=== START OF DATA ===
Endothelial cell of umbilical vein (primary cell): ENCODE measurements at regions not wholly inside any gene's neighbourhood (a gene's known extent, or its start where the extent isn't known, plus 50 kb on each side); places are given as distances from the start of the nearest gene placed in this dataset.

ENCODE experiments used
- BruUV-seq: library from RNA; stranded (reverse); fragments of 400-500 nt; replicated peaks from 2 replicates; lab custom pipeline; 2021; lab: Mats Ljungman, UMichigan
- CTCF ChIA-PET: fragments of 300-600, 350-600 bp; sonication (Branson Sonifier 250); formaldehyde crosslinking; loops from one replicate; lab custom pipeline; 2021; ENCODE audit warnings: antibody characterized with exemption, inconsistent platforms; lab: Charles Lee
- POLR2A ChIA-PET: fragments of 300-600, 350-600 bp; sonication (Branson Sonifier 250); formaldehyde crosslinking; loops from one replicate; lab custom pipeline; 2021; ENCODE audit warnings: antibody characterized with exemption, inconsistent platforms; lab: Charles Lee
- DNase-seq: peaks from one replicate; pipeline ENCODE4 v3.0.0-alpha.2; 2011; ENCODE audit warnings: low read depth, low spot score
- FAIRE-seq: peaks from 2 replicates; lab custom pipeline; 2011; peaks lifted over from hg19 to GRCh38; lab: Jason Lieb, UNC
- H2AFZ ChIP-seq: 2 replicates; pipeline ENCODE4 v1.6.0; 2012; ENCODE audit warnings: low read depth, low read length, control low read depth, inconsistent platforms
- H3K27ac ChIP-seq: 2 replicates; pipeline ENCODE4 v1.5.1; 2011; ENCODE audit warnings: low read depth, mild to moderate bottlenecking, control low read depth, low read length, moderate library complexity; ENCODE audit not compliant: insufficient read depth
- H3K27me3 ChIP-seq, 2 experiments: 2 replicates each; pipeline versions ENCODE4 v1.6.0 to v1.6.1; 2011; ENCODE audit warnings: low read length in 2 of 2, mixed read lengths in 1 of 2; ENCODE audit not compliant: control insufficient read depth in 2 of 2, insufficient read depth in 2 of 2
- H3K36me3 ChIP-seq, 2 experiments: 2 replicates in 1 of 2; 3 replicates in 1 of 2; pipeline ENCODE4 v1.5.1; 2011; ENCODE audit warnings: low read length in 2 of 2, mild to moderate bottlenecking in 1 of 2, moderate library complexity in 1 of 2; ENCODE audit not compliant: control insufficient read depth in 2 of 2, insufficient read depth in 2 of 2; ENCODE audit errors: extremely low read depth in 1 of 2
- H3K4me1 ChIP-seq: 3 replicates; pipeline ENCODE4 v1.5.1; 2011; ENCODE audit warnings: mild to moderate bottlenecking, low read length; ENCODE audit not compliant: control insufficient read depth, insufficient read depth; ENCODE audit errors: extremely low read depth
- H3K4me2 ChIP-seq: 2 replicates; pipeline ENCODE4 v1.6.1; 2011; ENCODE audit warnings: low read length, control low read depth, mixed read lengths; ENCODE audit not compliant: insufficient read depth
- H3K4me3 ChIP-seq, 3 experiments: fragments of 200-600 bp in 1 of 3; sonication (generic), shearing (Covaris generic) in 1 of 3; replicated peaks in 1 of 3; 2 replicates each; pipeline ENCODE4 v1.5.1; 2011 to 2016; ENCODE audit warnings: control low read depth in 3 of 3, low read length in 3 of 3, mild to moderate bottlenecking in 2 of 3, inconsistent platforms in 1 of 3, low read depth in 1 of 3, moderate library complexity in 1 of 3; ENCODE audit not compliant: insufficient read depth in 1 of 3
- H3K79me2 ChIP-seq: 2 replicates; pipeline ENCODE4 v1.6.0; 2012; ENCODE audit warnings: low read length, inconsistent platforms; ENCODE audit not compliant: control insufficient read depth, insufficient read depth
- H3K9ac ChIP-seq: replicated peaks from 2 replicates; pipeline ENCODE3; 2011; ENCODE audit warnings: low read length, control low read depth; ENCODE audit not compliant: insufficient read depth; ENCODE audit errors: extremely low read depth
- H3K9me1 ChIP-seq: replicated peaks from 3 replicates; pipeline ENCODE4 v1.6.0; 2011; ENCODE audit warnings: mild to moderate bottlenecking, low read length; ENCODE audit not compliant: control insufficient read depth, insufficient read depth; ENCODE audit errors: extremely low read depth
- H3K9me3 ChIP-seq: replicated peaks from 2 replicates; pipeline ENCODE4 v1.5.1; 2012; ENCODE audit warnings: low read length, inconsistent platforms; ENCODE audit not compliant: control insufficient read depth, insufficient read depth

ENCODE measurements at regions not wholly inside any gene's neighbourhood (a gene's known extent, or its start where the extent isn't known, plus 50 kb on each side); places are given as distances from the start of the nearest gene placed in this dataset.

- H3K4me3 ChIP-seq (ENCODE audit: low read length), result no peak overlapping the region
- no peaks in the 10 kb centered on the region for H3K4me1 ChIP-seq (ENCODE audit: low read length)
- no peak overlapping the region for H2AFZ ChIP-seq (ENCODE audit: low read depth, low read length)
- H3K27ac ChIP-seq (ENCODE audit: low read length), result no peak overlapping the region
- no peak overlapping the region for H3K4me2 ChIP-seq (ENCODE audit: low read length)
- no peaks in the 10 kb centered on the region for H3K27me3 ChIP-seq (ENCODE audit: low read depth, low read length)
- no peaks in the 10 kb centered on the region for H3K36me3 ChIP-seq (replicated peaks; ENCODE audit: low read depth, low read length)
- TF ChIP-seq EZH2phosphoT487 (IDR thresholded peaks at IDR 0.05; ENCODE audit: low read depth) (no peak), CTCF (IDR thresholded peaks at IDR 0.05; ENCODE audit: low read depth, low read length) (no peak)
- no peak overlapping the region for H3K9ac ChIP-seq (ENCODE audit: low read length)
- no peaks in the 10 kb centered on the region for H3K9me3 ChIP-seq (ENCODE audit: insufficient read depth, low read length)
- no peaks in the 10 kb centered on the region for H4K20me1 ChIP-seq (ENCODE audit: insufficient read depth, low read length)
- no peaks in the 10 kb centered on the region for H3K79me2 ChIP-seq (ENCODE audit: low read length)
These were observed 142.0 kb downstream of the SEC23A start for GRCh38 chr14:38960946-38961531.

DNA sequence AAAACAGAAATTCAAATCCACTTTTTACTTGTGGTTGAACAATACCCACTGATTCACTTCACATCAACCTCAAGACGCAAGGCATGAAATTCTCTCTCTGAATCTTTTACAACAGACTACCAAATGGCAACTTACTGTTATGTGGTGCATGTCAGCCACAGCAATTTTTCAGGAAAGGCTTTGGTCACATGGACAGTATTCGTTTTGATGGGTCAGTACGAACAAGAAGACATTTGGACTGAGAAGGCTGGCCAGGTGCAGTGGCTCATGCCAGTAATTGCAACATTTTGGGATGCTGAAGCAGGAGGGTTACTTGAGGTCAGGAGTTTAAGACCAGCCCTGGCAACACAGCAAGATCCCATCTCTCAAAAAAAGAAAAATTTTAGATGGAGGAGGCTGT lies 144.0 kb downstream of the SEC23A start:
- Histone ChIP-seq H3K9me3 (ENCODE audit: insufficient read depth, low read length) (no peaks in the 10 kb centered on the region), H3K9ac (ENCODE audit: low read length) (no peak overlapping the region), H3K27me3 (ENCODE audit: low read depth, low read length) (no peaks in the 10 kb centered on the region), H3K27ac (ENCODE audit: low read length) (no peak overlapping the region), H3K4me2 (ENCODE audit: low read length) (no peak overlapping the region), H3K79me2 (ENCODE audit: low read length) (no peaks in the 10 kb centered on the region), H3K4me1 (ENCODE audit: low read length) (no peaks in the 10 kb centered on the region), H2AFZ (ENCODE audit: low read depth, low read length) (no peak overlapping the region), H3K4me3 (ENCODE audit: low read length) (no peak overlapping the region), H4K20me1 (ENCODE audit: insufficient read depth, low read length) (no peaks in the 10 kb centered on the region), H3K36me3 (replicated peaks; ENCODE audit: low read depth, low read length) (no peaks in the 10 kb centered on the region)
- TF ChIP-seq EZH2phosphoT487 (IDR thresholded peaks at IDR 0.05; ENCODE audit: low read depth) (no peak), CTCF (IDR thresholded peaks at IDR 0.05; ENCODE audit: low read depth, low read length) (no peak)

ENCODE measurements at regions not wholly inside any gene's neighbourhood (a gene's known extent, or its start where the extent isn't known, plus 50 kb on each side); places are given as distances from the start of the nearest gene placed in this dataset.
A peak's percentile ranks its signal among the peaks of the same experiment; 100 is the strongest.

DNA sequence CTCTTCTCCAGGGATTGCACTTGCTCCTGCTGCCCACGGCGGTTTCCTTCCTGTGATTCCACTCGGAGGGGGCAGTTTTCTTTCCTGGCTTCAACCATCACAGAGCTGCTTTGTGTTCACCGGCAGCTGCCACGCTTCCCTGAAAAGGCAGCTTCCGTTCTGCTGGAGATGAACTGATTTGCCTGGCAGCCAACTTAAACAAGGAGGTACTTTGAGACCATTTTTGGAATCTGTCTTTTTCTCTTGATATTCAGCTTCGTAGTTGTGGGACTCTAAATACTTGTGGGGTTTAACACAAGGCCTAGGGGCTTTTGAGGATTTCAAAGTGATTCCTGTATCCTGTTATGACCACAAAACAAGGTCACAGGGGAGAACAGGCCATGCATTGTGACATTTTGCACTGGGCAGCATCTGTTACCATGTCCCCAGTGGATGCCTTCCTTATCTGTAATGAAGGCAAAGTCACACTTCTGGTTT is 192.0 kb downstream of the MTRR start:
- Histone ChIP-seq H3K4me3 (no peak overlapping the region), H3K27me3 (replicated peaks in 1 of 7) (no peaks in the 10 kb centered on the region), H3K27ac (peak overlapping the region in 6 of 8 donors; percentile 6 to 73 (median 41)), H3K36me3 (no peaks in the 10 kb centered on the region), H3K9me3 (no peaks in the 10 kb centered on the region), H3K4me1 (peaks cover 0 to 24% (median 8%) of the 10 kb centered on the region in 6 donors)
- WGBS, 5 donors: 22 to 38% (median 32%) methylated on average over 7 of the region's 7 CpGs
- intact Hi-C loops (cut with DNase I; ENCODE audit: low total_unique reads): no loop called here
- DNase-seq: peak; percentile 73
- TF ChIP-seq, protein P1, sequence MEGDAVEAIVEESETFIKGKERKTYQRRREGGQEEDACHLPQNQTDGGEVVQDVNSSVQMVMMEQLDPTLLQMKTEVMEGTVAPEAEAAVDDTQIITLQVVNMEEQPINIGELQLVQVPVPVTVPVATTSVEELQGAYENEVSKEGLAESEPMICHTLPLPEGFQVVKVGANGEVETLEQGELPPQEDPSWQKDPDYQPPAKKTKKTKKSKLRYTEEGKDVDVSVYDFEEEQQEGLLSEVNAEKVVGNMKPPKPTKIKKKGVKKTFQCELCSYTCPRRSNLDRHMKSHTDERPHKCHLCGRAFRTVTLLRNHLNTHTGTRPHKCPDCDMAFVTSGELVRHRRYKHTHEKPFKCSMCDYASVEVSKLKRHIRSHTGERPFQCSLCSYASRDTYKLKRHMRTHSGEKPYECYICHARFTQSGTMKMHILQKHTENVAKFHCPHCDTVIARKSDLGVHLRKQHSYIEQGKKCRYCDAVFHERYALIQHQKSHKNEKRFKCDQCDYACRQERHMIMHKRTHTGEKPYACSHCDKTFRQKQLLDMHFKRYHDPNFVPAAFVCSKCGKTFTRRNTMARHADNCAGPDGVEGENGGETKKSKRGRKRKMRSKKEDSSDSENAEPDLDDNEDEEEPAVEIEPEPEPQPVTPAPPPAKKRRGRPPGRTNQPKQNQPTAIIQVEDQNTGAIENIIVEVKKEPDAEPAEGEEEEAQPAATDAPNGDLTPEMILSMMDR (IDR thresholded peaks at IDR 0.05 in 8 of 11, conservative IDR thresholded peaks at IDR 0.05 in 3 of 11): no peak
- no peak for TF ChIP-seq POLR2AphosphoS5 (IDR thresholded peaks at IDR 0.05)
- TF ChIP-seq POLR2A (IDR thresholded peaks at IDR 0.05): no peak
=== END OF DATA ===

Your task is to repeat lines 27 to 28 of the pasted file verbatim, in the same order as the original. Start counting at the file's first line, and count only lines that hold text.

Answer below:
- TF ChIP-seq EZH2phosphoT487 (IDR thresholded peaks at IDR 0.05; ENCODE audit: low read depth) (no peak), CTCF (IDR thresholded peaks at IDR 0.05; ENCODE audit: low read depth, low read length) (no peak)
- no peak overlapping the region for H3K9ac ChIP-seq (ENCODE audit: low read length)